• Ebenezer Alvord, born Northampton, Mass., Dec. 23, 1665, son of Alexander; married 1691, Ruth Baker, born May 6, 1668, daughter of 'Joseph and Ruth Holton Baker'.
  • Ebenezer Alvord, died Nov. 29, 1738; Ruth, died Mar. 6, 1706.
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  • 'Genealogies of the Lymans of Middlefield, of the Dickinsons of Montreal, and of the Partridges ... (1865)
  • .... It thus appears that the three brothers, Thomas4, Ebenezer4 and Noah4, sons of Thomas3, of Northampton, all
  • lived near each other. Thomas3 Lyman, of Northampton, and afterwards of Durham, born probably about 1649, married in 1678, according to Savage, 'Ruth, widow of Joseph Baker and daughter of William Holten'. .....
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  • 'History of Northampton, Massachusetts, from its settlement in 1654; (1898)
  • Three Persons killed in a Meadow. The Indians, embolden by their success in burning houses and barns, appeared again the next day, October 29th, when they killed three persons. These people, Thomas Salmon, 'Jo-
  • 'seph Baker, and Joseph Baker Jr., were at work in the meadow, and that is all that is positively known concerning the place or manner of their deaths. After the attack on the men in Pynchon's Meadow, it is not probable that two men and a boy would have ventured very far into the meadows unprotected. In the same paragraph1 which notes the killing of these persons, it is stated that the Indians attempted to burn the mill, but it was so well defended that they were unable to effect their purpose. This mill was probably the one built in 1671, at Red Rocks. If this was the mill attacked, it is quite probable that the meadow in which the men were killed was the small one at the upper or western end of "Paradise." They were probably not very far from the mill, which it seems was well guarded, and undoubtedly considered themselves within hailing distance of succor, should the enemy appear. From the fact that the Indians at once assaulted the mill, it may be inferred that the men were killed very near it, being discovered by the enemy while on their way to the attack.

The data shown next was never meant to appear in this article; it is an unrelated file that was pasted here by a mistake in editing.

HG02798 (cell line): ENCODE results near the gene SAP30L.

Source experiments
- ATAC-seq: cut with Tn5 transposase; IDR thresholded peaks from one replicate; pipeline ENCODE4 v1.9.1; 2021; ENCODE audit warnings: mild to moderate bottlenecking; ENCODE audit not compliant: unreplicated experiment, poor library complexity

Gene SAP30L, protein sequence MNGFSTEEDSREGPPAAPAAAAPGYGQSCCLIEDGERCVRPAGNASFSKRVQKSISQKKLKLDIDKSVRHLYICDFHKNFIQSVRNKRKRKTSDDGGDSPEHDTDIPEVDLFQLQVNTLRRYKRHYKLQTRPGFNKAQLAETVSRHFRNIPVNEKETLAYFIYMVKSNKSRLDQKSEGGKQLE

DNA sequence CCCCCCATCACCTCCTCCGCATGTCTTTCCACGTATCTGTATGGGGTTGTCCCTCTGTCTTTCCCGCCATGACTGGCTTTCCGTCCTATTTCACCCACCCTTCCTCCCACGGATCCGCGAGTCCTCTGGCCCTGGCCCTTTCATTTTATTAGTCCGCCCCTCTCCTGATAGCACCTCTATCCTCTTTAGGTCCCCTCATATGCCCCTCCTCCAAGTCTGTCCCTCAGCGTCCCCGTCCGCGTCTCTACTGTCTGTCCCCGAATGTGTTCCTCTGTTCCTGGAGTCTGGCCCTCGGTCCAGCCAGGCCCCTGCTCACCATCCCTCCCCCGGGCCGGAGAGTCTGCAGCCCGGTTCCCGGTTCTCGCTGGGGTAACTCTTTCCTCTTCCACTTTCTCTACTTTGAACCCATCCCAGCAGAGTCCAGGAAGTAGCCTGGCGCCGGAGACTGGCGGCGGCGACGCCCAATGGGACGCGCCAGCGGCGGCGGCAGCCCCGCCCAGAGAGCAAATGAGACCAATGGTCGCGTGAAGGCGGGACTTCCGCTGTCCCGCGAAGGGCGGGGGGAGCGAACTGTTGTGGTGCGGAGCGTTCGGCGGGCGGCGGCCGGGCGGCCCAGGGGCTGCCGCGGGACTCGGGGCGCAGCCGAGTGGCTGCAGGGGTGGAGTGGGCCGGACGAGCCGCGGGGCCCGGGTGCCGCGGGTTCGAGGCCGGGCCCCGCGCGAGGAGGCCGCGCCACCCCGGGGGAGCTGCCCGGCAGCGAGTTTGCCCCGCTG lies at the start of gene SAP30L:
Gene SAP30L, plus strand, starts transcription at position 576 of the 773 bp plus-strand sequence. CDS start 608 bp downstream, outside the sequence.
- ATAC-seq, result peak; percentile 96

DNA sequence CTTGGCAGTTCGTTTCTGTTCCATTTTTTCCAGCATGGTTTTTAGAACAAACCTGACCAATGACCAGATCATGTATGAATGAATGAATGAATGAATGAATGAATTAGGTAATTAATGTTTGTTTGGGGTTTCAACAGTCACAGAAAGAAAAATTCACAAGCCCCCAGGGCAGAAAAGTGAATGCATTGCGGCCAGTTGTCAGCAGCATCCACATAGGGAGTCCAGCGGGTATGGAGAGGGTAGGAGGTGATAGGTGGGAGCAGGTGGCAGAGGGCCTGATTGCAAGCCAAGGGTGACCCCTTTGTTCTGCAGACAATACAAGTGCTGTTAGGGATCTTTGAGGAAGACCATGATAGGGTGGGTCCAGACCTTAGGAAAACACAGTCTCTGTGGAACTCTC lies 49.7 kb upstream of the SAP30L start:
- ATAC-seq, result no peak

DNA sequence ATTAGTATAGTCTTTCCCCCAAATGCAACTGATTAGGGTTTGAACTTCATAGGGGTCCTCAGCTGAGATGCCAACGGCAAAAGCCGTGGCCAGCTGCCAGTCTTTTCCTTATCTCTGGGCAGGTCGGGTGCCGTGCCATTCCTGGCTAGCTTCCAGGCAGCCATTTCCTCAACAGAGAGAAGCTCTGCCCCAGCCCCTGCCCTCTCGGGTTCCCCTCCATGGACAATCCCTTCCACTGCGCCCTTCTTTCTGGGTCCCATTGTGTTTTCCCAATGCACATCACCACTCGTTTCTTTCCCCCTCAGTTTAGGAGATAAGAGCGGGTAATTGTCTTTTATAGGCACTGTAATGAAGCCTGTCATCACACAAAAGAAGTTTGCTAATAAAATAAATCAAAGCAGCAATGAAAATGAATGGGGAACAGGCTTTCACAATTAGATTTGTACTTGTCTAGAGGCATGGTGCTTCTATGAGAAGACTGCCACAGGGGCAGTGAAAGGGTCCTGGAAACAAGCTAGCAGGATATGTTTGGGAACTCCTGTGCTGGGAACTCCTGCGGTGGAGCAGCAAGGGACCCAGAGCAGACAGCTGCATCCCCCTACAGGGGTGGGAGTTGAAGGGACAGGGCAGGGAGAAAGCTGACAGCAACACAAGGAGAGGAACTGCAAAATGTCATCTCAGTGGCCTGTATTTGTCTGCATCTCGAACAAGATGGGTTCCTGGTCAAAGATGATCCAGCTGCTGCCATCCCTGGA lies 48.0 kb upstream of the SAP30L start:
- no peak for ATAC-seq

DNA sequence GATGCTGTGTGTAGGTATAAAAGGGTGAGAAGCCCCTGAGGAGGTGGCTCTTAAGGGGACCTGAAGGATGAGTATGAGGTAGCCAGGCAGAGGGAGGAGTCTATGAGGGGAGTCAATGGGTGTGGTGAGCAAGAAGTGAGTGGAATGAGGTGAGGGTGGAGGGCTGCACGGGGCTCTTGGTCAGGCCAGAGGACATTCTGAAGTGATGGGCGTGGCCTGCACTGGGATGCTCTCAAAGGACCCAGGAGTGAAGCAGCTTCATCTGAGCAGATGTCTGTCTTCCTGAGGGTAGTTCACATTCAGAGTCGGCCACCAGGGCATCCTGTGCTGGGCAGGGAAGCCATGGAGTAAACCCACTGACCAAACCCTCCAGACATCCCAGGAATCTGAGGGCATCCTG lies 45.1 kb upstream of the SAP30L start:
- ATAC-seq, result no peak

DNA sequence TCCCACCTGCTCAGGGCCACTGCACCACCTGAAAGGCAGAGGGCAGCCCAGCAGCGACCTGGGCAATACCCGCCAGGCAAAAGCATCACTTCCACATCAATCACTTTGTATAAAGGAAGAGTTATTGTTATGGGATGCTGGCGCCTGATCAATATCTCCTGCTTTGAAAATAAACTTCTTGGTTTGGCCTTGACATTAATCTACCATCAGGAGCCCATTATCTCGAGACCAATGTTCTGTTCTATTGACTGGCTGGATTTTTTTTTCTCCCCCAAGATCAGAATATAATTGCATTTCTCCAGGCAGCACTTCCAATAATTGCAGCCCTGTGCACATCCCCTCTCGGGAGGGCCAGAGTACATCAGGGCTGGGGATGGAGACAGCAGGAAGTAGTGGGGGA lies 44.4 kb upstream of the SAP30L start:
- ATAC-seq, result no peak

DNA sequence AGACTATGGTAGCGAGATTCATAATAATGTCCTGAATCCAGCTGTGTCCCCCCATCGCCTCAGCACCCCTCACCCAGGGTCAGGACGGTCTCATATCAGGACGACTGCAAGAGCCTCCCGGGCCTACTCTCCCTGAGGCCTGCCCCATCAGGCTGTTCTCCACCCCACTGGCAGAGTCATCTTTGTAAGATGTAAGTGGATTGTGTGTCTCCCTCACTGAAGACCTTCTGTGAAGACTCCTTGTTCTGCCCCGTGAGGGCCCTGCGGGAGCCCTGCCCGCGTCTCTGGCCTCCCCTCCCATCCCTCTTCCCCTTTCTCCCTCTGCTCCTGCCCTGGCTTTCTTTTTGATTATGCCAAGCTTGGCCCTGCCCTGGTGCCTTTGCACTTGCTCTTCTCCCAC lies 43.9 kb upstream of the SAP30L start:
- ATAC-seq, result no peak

• The Persons Killed. Two of these last victims were men prominent in the settlement, and could not readily be spared. 'Joseph Baker was the son of Edward Baker, and lived on Elm Street. His home lot was on the opposite side of the street from the lot originally granted to his father, and comprised the property on both sides of what is now Henshaw Avenue. Joseph Baker Jr., his son, was a lad but ten years of age'. Thomas Salmon was an original settler, and had a home lot on Meeting House Hill, which he sold in 1668.
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Joseph Baker's Timeline

Lynn, Massachusetts Bay Colony
Age 24
Northampton, Hampshire, Massachusetts, United States
May 6, 1668
Age 28
Northampton, Hampshire, Massachusetts, USA
September 5, 1670
Age 30
Northampton, Hampshire County, Massachusetts Bay Colony
October 29, 1675
Age 35
Northampton, Hampshire County, Massachusetts Bay Colony
Age 35
Age 35